[ druhm ]
/ drʌm /
noun, plural drums, (especially collectively for 11) drum.
a musical percussion instrument consisting of a hollow, usually cylindrical, body covered at one or both ends with a tightly stretched membrane, or head, which is struck with the hand, a stick, or a pair of sticks, and typically produces a booming, tapping, or hollow sound.
any hollow tree or similar object or device used in this way.
the sound produced by such an instrument, object, or device.
any rumbling or deep booming sound.
a natural organ by which an animal produces a loud or bass sound.
any cylindrical object with flat ends.
a cylindrical part of a machine.
a cylindrical box or receptacle, especially a large, metal one for storing or transporting liquids.
Also called tambour. Architecture.
- any of several cylindrical or nearly cylindrical stones laid one above the other to form a column or pier.
- a cylindrical or faceted construction supporting a dome.
any of several marine and freshwater fishes of the family Sciaenidae that produce a drumming sound.
Also called drum memory. Computers. magnetic drum.
Archaic. an assembly of fashionable people at a private house in the evening.
a person who plays the drum.
Australian Informal. reliable, confidential, or profitable information: to give someone the drum.
verb (used without object), drummed, drum·ming.
to beat or play a drum.
to beat on anything rhythmically, especially to tap one's fingers rhythmically on a hard surface.
to make a sound like that of a drum; resound.
(of ruffed grouse and other birds) to produce a sound resembling drumming.
verb (used with object), drummed, drum·ming.
to beat (a drum) rhythmically; perform by beating a drum: to drum a rhythm for dancers.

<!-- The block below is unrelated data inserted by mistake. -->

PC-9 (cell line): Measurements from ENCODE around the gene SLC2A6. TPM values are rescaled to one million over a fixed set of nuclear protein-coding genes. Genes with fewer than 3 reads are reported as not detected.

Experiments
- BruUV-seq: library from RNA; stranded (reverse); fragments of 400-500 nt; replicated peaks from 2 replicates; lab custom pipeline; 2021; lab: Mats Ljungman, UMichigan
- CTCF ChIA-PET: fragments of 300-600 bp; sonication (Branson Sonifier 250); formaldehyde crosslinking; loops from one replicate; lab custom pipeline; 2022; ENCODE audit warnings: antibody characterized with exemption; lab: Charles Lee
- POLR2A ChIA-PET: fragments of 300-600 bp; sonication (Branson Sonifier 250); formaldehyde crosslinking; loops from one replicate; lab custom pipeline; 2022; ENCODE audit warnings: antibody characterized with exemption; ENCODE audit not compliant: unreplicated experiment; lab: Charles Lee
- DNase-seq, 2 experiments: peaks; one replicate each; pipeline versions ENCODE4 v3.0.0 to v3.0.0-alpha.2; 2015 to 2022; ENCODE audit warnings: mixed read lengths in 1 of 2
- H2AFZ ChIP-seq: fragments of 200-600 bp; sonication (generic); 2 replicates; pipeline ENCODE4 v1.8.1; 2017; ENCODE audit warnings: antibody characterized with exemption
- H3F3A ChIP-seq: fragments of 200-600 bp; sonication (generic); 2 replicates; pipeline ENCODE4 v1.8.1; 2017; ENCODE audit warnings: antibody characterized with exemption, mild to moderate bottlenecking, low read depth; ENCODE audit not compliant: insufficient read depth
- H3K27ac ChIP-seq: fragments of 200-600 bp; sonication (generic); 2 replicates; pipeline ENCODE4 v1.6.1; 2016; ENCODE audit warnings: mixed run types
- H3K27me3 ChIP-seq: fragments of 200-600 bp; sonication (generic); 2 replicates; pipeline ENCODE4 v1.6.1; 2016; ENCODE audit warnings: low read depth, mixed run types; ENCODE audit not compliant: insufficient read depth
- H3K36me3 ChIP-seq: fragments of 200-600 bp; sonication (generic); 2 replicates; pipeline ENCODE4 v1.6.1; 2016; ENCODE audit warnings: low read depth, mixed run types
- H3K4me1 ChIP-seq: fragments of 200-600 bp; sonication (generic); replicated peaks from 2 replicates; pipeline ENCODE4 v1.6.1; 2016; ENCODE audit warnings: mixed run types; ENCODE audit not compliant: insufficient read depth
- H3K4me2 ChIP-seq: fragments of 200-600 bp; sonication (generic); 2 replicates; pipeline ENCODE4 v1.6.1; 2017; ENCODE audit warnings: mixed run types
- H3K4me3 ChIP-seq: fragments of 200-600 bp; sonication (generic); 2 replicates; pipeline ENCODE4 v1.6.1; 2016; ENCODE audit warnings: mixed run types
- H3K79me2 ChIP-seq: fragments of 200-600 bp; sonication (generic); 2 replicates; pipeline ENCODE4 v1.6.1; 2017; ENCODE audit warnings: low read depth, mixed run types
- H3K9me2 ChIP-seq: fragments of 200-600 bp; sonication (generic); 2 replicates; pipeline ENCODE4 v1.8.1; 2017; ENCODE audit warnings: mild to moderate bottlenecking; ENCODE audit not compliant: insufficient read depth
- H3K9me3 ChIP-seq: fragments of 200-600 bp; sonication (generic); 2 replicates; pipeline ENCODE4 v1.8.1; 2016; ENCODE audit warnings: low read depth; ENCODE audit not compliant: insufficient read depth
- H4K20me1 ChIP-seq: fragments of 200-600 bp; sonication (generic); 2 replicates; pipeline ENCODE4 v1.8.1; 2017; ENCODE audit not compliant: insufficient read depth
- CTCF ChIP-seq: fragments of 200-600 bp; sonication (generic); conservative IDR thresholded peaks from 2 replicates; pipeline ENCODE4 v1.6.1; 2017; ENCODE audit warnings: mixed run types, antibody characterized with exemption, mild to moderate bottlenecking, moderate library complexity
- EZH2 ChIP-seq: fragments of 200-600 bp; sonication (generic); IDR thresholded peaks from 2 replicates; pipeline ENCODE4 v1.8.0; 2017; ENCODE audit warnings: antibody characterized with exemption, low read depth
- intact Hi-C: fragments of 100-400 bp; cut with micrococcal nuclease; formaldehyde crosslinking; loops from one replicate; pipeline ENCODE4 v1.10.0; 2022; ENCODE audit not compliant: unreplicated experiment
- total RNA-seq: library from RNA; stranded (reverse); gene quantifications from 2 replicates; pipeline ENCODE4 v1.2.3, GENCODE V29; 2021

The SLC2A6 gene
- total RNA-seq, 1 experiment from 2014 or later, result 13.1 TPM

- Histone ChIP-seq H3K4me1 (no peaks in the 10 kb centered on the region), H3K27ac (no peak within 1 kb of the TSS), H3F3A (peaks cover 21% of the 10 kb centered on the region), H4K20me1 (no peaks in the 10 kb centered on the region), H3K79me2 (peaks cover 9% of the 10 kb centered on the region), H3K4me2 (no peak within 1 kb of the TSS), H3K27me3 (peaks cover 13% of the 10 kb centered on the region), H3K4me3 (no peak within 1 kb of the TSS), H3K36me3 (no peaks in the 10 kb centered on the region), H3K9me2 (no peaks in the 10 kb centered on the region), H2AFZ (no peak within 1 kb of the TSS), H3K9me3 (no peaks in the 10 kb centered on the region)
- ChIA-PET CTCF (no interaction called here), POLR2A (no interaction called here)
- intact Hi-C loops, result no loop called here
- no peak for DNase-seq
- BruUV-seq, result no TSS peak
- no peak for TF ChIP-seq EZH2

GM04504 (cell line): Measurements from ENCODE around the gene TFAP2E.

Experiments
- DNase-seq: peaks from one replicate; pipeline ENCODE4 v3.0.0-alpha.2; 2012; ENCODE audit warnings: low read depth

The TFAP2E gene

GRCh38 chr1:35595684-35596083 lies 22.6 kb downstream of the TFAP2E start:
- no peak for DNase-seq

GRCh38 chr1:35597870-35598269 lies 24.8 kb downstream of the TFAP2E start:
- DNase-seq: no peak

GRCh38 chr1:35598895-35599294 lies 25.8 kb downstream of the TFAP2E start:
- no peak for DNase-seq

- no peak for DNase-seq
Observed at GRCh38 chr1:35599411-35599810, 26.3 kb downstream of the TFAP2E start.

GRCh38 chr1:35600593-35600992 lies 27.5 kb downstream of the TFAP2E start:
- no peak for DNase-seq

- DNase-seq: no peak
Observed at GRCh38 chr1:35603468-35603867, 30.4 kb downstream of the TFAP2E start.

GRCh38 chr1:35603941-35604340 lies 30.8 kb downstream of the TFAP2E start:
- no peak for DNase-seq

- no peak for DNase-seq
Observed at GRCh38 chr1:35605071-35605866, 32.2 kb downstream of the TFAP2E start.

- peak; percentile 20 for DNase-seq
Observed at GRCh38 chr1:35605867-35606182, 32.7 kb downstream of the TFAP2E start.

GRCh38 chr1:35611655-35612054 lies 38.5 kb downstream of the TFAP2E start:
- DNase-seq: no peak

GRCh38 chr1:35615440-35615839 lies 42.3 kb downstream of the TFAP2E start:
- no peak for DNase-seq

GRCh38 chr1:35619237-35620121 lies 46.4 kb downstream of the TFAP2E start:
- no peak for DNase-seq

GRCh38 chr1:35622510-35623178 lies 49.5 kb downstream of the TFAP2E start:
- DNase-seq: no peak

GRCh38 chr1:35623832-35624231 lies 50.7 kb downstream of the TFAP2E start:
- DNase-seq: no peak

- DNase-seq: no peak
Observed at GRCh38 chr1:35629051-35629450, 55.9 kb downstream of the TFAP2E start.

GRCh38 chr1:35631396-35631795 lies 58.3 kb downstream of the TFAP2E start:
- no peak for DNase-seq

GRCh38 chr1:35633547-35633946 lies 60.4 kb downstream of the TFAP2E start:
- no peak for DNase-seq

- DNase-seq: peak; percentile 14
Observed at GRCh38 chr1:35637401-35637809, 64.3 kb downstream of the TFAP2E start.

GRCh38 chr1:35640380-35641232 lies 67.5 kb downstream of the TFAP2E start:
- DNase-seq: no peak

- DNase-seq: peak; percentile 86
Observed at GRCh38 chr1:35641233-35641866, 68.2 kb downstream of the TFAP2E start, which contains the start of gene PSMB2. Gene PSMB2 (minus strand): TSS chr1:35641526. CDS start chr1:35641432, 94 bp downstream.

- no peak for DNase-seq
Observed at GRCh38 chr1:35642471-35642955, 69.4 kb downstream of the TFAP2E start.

to call or summon by, or as if by, beating a drum.
to drive or force by persistent repetition: to drum an idea into someone.
to fill a drum with; store in a drum: to drum contaminated water and dispose of it.
- (formerly) to expel or dismiss from a military service in disgrace to the beat of a drum.
- to dismiss in disgrace: He was drummed out of the university for his gambling activities.
- to call or summon by, or as if by, beating a drum.
- to obtain or create (customers, trade, interest, etc.) through vigorous effort: They were unable to drum up enthusiasm for the new policies.
- to concoct; devise: to drum up new methods of dealing with urban crime.
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beat the drum, to promote, publicize, or advertise: The boss is out beating the drum for a new product.
Origin of drum1
1535–45; back formation from drumslade drum, drummer, alteration of Dutch or Low German trommelslag drumbeat, equivalent to trommel drum + slag beat (akin to slagen to beat; cognate with slay)
Related formsun·der·drum·ming, noun
Dictionary.com Unabridged Based on the Random House Unabridged Dictionary, © Random House, Inc. 2019
British Dictionary definitions for beat the drum (1 of 2)
/ (drʌm) /
music a percussion instrument sounded by striking a membrane stretched across the opening of a hollow cylinder or hemisphere
beat the drum for informal to attempt to arouse interest in
the sound produced by a drum or any similar sound
an object that resembles a drum in shape, such as a large spool or a cylindrical container
- one of a number of cylindrical blocks of stone used to construct the shaft of a column
- the wall or structure supporting a dome or cupola
short for eardrum
Also called: drumfish any of various North American marine and freshwater sciaenid fishes, such as Equetus pulcher (striped drum), that utter a drumming sound
a type of hollow rotor for steam turbines or axial compressors
computing a rotating cylindrical device on which data may be stored for later retrieval: now mostly superseded by disksSee disk (def. 2)
archaic a drummer
the drum Australian informal the necessary information (esp in the phrase give (someone) the drum)
verb drums, drumming or drummed
to play (music) on or as if on a drum
to beat or tap (the fingers) rhythmically or regularly
(intr) (of birds) to produce a rhythmic sound, as by beating the bill against a tree, branch, etc
(tr sometimes foll by up) to summon or call by drumming
(tr) to instil by constant repetitionto drum an idea into someone's head
Word Origin for drum
C16: probably from Middle Dutch tromme, of imitative origin
British Dictionary definitions for beat the drum (2 of 2)
/ (drʌm) /
Scot and Irish a narrow ridge or hill
Word Origin for drum
C18: from Scottish Gaelic druim
Collins English Dictionary - Complete & Unabridged 2012 Digital Edition © William Collins Sons & Co. Ltd. 1979, 1986 © HarperCollins Publishers 1998, 2000, 2003, 2005, 2006, 2007, 2009, 2012
Medicine definitions for beat the drum
[ drŭm ]
The American Heritage® Stedman's Medical Dictionary Copyright © 2002, 2001, 1995 by Houghton Mifflin Company. Published by Houghton Mifflin Company.